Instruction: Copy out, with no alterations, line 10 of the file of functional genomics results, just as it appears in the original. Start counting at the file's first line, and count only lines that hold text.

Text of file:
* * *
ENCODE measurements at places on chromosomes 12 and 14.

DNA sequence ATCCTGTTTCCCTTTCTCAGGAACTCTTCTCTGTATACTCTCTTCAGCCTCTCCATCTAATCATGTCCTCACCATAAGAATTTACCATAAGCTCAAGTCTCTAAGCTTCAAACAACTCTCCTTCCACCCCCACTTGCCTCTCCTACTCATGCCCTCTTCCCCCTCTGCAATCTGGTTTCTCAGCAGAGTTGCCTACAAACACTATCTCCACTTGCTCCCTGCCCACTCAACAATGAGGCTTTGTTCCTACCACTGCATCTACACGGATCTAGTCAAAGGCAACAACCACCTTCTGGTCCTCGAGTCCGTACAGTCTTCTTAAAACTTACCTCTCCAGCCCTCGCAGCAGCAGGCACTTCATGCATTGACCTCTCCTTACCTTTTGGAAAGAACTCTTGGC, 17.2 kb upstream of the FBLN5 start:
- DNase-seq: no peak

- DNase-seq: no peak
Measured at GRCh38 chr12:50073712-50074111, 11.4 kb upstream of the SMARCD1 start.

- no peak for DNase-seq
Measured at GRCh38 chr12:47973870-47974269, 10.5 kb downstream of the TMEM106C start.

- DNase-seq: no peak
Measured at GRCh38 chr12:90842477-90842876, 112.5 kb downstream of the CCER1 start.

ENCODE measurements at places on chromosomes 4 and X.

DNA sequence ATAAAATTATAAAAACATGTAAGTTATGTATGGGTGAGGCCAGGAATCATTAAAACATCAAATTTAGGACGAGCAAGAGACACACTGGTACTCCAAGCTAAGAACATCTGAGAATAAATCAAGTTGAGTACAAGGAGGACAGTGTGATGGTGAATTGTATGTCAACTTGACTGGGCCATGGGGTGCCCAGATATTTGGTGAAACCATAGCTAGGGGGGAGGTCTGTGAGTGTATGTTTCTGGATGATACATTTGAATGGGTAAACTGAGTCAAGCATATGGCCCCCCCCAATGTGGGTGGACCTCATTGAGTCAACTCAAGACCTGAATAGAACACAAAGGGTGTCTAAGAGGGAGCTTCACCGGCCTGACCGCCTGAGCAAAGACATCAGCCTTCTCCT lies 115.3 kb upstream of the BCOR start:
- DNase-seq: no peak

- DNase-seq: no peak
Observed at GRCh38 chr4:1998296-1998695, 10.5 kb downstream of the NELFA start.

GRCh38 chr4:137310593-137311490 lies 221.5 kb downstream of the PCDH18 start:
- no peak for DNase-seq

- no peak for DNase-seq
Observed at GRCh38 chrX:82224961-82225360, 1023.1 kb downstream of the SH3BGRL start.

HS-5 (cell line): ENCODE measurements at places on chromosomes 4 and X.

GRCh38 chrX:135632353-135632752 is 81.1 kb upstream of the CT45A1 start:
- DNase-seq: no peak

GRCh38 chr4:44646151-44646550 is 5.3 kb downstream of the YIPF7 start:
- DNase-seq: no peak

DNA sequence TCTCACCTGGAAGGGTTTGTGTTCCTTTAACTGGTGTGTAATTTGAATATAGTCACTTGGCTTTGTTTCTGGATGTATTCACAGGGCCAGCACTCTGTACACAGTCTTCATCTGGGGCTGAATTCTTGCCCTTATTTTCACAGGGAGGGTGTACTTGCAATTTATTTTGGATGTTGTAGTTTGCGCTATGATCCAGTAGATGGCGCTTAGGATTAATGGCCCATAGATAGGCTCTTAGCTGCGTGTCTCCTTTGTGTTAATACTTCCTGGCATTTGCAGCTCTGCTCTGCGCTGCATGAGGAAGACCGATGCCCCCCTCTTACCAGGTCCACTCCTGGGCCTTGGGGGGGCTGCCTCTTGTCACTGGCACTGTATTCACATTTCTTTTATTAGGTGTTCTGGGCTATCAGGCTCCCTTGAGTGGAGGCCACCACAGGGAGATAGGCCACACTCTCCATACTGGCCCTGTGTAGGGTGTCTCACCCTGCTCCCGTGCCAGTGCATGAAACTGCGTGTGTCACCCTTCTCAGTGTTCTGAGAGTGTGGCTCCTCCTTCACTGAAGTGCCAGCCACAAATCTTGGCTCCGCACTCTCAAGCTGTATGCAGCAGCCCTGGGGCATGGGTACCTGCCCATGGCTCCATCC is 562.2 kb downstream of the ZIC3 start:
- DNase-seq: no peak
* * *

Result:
ENCODE measurements at places on chromosomes 4 and X.